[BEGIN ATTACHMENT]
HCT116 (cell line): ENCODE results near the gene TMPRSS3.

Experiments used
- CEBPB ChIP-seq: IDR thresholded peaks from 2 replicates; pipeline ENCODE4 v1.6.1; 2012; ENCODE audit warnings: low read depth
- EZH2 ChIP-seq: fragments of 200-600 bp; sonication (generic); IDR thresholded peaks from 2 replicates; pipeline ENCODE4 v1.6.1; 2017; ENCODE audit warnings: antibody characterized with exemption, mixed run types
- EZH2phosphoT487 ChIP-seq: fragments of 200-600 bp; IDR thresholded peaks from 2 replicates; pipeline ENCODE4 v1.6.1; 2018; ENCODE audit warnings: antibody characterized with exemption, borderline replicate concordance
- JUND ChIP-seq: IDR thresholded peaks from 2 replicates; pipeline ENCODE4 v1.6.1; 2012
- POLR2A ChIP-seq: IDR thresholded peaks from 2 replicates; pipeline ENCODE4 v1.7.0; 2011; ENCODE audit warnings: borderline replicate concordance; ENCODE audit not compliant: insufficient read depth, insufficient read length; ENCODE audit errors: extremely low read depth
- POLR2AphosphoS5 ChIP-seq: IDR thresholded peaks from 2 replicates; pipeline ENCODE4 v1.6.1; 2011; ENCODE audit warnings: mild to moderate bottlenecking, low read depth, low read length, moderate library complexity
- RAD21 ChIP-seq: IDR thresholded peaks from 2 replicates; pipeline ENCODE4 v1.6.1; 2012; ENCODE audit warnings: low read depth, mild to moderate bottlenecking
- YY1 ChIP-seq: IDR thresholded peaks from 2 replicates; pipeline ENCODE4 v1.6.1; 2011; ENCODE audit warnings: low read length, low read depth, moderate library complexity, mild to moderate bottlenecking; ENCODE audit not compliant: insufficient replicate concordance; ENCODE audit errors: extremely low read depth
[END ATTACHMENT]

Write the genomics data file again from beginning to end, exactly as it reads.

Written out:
HCT116 (cell line): ENCODE results near the gene TMPRSS3.

Experiments used
- CEBPB ChIP-seq: IDR thresholded peaks from 2 replicates; pipeline ENCODE4 v1.6.1; 2012; ENCODE audit warnings: low read depth
- EZH2 ChIP-seq: fragments of 200-600 bp; sonication (generic); IDR thresholded peaks from 2 replicates; pipeline ENCODE4 v1.6.1; 2017; ENCODE audit warnings: antibody characterized with exemption, mixed run types
- EZH2phosphoT487 ChIP-seq: fragments of 200-600 bp; IDR thresholded peaks from 2 replicates; pipeline ENCODE4 v1.6.1; 2018; ENCODE audit warnings: antibody characterized with exemption, borderline replicate concordance
- JUND ChIP-seq: IDR thresholded peaks from 2 replicates; pipeline ENCODE4 v1.6.1; 2012
- POLR2A ChIP-seq: IDR thresholded peaks from 2 replicates; pipeline ENCODE4 v1.7.0; 2011; ENCODE audit warnings: borderline replicate concordance; ENCODE audit not compliant: insufficient read depth, insufficient read length; ENCODE audit errors: extremely low read depth
- POLR2AphosphoS5 ChIP-seq: IDR thresholded peaks from 2 replicates; pipeline ENCODE4 v1.6.1; 2011; ENCODE audit warnings: mild to moderate bottlenecking, low read depth, low read length, moderate library complexity
- RAD21 ChIP-seq: IDR thresholded peaks from 2 replicates; pipeline ENCODE4 v1.6.1; 2012; ENCODE audit warnings: low read depth, mild to moderate bottlenecking
- YY1 ChIP-seq: IDR thresholded peaks from 2 replicates; pipeline ENCODE4 v1.6.1; 2011; ENCODE audit warnings: low read length, low read depth, moderate library complexity, mild to moderate bottlenecking; ENCODE audit not compliant: insufficient replicate concordance; ENCODE audit errors: extremely low read depth